About Me

My photo
In my interests below, I list French language, cinema, theatre, politics, art, and wine. And while French brought me to a lot of these things, I also like all of them in a more general way. I really love languages and their connections. I also have a thing about how theatre and cinema, art, politics and wine all hook up in some way. As I think of these ideas, I can hear the thwonk of the cork coming out of the neck of the bottle, and the gentle squeak as the cork is twisted off the tire-bouchon. Ah, that oakey, musty, acidic aroma wafting, wafting and people talking and talking and talking. And, oh they found out we have some sets of boules and they want to play pétanque. "Let's pick teams and play in the shade of those plane trees." The sounds of summer resonate: the crunch of the terrain under foot, the click of the iron bocce knocking in the players' hands, and the soft kiss of the wooden cochonnet as it hits the ground scuttling down to its resting point where it will await the arrival of each team's battle-worn aggies.

Friday, November 8, 2013

I found this article to be informative and also close to the heart since I know Saint Etienne really well.  My wife's family is from this area and I have spent many weeks in the city, visiting its mining museum and I took students there during my days at Cleveland State University.  I think the analogy from  Louis Paris, a 25-year old man from Saint Etienne to be quite a incisive and worth discussing: “You cannot take away guns from Americans, and in the same way you cannot take away social benefits from French people.” Here is the link to the full article: The Strain and the Safety Net.

1 comment:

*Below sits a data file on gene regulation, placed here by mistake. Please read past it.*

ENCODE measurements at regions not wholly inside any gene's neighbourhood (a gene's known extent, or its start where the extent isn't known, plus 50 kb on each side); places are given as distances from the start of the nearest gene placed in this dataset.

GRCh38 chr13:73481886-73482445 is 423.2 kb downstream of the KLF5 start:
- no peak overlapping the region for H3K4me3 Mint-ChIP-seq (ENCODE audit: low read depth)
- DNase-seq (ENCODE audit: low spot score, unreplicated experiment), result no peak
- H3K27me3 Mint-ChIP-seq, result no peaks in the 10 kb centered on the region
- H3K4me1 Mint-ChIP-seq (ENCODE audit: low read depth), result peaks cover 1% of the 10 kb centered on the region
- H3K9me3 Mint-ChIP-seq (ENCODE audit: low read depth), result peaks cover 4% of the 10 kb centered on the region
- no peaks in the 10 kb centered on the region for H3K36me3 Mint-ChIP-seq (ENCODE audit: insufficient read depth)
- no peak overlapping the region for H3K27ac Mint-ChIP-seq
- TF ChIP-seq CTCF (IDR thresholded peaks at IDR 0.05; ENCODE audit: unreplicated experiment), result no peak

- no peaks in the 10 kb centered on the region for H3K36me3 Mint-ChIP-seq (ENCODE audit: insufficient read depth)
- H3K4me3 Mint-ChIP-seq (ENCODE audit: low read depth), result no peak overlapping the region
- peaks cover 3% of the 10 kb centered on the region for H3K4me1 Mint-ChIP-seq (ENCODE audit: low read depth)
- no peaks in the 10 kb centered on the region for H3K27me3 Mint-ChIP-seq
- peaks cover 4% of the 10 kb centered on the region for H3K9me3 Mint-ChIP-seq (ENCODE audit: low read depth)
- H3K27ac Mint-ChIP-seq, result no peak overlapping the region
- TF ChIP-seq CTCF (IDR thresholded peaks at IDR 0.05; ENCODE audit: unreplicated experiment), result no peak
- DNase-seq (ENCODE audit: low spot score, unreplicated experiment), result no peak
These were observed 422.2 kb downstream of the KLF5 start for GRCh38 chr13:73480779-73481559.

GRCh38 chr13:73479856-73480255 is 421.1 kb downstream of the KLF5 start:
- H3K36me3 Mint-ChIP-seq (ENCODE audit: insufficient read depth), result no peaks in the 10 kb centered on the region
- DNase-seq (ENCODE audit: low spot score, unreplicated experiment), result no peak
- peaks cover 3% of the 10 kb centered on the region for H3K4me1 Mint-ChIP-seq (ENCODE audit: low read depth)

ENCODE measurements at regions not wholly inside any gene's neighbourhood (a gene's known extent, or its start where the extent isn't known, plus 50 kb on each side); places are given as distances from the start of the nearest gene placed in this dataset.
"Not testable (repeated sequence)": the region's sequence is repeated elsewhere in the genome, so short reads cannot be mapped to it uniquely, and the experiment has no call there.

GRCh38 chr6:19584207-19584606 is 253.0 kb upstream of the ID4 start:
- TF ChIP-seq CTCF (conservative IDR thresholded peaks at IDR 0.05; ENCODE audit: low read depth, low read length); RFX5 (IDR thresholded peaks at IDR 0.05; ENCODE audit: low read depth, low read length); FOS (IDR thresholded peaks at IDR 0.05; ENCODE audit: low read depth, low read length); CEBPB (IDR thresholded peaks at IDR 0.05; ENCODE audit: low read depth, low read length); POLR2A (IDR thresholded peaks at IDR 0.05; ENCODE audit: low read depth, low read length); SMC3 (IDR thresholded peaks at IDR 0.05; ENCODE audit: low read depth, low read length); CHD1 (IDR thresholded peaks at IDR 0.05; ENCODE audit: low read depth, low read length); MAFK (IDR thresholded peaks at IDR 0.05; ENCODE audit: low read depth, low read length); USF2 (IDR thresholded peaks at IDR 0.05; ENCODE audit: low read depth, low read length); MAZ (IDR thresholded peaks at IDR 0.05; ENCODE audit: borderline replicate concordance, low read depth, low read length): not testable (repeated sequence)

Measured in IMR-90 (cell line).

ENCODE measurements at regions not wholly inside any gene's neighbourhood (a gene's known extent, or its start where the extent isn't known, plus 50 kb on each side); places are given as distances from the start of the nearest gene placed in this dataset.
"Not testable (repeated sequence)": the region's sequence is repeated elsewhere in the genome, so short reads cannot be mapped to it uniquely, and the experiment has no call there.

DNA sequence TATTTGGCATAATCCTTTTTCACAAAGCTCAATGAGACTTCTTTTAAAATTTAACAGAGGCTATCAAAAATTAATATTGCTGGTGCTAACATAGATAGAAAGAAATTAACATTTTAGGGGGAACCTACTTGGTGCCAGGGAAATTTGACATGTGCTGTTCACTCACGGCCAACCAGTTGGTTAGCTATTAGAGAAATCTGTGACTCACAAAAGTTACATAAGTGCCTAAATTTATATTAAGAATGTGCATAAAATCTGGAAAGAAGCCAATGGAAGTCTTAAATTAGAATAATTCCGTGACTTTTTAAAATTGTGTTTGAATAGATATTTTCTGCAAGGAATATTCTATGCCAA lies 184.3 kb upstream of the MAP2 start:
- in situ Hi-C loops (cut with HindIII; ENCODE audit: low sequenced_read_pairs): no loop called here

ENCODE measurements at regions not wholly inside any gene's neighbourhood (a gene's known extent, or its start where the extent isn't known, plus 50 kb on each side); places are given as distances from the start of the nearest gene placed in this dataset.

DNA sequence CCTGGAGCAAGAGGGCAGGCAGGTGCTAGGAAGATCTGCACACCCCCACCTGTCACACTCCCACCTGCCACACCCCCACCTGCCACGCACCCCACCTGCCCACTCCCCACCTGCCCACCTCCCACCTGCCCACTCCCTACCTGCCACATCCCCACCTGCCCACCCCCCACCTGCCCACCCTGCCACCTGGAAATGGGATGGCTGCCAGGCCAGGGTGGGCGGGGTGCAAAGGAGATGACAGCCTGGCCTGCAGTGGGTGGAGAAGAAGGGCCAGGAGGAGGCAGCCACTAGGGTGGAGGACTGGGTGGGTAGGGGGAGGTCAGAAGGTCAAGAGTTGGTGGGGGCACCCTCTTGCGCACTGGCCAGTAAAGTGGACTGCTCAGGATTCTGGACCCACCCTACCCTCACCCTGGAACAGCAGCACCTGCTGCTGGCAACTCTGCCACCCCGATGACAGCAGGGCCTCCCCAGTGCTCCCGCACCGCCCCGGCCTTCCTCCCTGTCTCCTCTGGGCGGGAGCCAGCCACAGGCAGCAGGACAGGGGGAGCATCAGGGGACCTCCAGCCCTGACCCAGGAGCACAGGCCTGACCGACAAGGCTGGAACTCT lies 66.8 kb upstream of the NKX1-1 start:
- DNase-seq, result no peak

Siobhan Ryan-Bovey said...

I found this article to be very interesting, especially the quote you highlighted. It seems to my that the French people expect their benefits just as Americans whole heartedly believe that they have every right to bear arms based on laws that were made hundreds of years ago. I really think it's fantastic that French people have many benefits although I understand that there are some problems with the system, however I feel that that is to be expected in a grand scheme such as this. I read that one woman in the St.Etienne area quoted as saying that she would be happy to pay extra taxes for extra benefits. It's easy to quote one woman and to make an audience believe that this is the general consensus in the area but there are probably many people, especially those who are exempt from benefits who totally oppose paying high taxes. This is understandable if they a working and having their money given to others. Being Irish and looking at Ireland I acknowledge Irish people having many similar benefits such as government pension funding and child allowance for every child in a household, also there is that fact that I had never even considered having health insurance in Ireland because healthcare is so cheap. Similar to the French, it seems, Irish people curse politicians when they propose high taxes but still expect all of their benefits. Obviously a balance needs to be found.